for the habits and attitudes that corporate society demands. This might well be called "the conformity function because its intention is to make children as alike as possible. I don't think this is a coincidence.
The problem with most schools is, they have no purpose. In general, to make great things. What if they are the way they are, so expensively flying in the face of common sense and long experience in how children learn things, not because they are doing something wrong but because they are doing something right?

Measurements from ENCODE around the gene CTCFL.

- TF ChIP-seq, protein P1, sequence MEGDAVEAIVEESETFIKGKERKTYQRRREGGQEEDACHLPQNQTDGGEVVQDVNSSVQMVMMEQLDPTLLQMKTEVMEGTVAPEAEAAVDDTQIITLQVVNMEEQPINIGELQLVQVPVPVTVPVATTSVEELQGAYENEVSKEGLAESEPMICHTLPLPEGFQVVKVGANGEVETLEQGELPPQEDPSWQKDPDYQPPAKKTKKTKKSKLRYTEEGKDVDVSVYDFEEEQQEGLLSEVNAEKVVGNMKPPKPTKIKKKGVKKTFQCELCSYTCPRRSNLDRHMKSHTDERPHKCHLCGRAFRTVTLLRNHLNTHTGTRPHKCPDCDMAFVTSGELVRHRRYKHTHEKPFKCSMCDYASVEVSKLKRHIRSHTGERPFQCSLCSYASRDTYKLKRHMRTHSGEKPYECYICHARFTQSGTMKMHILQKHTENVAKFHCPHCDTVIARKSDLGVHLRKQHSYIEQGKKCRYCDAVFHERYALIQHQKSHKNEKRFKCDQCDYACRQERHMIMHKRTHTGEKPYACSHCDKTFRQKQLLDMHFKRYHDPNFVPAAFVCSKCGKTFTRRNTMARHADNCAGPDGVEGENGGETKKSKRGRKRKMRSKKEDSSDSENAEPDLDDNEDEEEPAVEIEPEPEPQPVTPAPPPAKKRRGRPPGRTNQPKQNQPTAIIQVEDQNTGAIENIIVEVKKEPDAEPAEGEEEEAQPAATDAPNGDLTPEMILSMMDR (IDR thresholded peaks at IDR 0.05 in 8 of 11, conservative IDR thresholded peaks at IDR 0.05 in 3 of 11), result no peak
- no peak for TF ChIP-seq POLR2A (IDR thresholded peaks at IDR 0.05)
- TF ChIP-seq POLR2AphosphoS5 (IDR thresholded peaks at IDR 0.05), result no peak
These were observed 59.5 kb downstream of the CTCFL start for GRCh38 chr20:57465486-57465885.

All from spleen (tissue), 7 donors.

Throughout most of American history, kids generally didn't go to high school, yet the unschooled rose to be admirals, like Farragut; inventors, like Edison; captains of industry, like Carnegie and Rockefeller; writers, like Melville and Twain and Conrad; and even scholars, like Margaret Mead. Centennial Walk Saturdays events will include the highly anticipated department breakfasts, Greek club gatherings, and student organization booths. If they're so smart, why don't they figure out how popularity works and beat the system, just as they do for standardized tests? This, of course, precludes critical judgment completely. Well, then, is there anything we can do to fix things?